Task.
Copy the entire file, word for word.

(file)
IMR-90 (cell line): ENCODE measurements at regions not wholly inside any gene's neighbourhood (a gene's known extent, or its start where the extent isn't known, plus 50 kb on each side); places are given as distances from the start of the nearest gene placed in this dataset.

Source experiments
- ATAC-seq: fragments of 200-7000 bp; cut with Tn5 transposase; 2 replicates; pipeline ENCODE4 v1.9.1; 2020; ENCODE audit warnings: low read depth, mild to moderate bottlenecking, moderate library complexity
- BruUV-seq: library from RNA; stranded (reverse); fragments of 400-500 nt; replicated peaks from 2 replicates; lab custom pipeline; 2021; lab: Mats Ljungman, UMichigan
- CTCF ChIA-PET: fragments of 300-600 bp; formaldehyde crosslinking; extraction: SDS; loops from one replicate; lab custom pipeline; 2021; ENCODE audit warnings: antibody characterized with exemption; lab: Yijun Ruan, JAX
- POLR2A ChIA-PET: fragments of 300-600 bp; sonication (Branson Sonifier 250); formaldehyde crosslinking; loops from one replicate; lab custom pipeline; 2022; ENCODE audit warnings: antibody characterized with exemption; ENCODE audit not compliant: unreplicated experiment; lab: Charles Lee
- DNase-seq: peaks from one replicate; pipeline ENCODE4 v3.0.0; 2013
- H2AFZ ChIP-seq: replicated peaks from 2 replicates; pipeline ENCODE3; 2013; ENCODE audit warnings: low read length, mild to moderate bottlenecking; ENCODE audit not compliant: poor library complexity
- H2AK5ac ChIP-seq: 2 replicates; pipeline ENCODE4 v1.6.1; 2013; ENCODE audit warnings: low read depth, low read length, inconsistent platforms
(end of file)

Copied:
IMR-90 (cell line): ENCODE measurements at regions not wholly inside any gene's neighbourhood (a gene's known extent, or its start where the extent isn't known, plus 50 kb on each side); places are given as distances from the start of the nearest gene placed in this dataset.

Source experiments
- ATAC-seq: fragments of 200-7000 bp; cut with Tn5 transposase; 2 replicates; pipeline ENCODE4 v1.9.1; 2020; ENCODE audit warnings: low read depth, mild to moderate bottlenecking, moderate library complexity
- BruUV-seq: library from RNA; stranded (reverse); fragments of 400-500 nt; replicated peaks from 2 replicates; lab custom pipeline; 2021; lab: Mats Ljungman, UMichigan
- CTCF ChIA-PET: fragments of 300-600 bp; formaldehyde crosslinking; extraction: SDS; loops from one replicate; lab custom pipeline; 2021; ENCODE audit warnings: antibody characterized with exemption; lab: Yijun Ruan, JAX
- POLR2A ChIA-PET: fragments of 300-600 bp; sonication (Branson Sonifier 250); formaldehyde crosslinking; loops from one replicate; lab custom pipeline; 2022; ENCODE audit warnings: antibody characterized with exemption; ENCODE audit not compliant: unreplicated experiment; lab: Charles Lee
- DNase-seq: peaks from one replicate; pipeline ENCODE4 v3.0.0; 2013
- H2AFZ ChIP-seq: replicated peaks from 2 replicates; pipeline ENCODE3; 2013; ENCODE audit warnings: low read length, mild to moderate bottlenecking; ENCODE audit not compliant: poor library complexity
- H2AK5ac ChIP-seq: 2 replicates; pipeline ENCODE4 v1.6.1; 2013; ENCODE audit warnings: low read depth, low read length, inconsistent platforms